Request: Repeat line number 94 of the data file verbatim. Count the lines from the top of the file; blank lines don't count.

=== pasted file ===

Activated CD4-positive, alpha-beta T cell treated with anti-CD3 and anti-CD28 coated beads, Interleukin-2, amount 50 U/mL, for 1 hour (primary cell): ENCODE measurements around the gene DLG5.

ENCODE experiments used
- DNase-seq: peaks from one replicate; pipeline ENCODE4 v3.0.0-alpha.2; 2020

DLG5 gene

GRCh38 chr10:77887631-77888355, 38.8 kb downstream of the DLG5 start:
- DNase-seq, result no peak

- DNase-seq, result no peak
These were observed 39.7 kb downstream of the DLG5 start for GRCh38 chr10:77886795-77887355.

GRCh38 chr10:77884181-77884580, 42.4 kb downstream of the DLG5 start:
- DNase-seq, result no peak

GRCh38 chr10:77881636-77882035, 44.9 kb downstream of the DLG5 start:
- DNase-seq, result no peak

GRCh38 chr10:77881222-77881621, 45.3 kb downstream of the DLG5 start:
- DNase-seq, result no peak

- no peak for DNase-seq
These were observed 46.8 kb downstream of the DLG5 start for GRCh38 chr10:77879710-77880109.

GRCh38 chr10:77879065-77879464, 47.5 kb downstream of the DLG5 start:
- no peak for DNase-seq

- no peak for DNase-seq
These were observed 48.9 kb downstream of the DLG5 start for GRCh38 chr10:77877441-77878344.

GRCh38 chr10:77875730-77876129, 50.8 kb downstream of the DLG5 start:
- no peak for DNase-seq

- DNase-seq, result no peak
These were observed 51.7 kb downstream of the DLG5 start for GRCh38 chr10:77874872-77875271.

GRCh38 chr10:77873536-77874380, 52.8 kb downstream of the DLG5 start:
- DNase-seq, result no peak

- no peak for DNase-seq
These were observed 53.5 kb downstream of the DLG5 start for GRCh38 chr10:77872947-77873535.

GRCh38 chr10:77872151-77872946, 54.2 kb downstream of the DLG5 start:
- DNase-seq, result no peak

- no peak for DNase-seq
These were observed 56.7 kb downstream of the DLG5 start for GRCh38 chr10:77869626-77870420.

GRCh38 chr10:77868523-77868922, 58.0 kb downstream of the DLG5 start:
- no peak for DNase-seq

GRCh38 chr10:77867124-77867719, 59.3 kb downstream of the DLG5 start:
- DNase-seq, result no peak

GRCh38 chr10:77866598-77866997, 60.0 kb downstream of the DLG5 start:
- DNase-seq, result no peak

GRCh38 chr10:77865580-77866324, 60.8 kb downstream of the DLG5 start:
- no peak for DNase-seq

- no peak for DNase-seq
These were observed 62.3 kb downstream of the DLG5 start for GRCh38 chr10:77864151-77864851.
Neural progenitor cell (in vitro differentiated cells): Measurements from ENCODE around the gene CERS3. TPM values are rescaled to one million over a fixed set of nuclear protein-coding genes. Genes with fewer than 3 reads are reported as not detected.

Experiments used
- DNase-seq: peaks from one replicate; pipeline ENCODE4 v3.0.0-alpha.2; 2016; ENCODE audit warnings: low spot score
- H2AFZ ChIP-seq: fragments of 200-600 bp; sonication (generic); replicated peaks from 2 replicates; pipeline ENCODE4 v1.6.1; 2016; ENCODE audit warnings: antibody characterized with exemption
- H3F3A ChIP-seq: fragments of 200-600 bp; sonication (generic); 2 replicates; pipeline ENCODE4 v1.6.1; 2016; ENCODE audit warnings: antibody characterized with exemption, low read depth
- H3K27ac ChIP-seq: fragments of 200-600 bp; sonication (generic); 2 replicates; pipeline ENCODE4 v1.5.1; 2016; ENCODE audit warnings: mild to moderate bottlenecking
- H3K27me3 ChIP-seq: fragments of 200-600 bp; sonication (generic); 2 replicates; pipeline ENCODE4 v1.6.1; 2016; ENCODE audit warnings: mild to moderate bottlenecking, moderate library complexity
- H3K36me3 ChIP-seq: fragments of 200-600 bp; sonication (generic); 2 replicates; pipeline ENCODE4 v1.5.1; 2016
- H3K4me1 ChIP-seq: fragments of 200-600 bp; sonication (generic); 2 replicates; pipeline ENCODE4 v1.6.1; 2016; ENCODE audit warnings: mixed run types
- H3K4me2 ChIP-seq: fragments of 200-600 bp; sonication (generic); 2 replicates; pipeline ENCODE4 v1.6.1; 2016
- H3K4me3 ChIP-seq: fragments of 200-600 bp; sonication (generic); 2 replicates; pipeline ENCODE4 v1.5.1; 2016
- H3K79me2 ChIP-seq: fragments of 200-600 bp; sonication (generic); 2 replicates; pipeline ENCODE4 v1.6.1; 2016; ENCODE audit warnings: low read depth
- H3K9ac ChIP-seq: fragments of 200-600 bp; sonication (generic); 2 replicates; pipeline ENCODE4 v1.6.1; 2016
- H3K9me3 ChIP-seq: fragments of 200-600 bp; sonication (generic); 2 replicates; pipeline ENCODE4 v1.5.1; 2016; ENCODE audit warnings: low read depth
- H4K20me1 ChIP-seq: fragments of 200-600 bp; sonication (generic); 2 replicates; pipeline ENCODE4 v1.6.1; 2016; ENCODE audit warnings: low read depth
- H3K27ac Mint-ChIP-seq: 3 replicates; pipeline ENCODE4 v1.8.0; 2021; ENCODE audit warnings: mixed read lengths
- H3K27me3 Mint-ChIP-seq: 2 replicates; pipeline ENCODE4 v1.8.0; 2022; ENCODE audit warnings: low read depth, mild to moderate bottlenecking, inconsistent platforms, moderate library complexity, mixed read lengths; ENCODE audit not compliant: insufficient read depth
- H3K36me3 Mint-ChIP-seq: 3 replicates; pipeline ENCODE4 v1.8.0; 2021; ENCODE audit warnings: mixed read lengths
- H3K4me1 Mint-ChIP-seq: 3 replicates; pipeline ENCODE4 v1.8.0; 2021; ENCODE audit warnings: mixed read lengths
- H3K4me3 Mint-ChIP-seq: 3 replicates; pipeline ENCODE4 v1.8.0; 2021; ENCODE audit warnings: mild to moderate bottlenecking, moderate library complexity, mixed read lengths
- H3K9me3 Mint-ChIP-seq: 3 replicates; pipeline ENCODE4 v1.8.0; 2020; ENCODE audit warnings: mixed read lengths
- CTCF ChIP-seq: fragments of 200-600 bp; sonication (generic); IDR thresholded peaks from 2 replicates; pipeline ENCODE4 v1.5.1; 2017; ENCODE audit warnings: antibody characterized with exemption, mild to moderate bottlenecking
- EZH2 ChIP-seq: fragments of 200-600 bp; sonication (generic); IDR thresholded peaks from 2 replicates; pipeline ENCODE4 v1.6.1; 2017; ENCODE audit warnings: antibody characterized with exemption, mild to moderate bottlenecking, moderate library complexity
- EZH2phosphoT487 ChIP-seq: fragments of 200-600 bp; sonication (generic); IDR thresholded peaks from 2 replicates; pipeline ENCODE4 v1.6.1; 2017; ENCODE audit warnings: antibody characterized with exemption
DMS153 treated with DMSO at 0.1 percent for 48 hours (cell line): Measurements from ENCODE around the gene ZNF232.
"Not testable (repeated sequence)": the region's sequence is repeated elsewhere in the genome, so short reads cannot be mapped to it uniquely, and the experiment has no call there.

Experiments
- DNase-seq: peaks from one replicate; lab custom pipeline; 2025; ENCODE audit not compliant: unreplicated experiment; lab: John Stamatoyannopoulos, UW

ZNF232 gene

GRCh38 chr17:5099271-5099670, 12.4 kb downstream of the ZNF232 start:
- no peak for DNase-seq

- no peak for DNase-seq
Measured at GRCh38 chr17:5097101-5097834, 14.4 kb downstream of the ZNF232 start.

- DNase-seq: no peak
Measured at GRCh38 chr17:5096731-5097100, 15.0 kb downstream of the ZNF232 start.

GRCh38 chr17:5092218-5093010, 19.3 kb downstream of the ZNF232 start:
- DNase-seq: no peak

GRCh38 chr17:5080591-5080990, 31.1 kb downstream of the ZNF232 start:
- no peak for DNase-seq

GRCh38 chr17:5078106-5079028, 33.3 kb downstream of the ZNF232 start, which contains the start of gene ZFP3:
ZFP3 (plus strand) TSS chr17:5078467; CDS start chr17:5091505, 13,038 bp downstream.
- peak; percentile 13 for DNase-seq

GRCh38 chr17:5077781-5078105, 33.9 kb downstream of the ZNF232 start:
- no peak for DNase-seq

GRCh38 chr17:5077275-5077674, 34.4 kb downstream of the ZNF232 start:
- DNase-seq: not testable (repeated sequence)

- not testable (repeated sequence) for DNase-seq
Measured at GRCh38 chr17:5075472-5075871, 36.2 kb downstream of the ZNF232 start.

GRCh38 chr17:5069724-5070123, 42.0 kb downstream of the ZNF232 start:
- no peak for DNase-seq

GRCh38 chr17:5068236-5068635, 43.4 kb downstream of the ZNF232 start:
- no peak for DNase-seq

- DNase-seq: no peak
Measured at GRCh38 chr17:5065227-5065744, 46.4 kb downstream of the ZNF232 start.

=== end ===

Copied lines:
- no peak for DNase-seq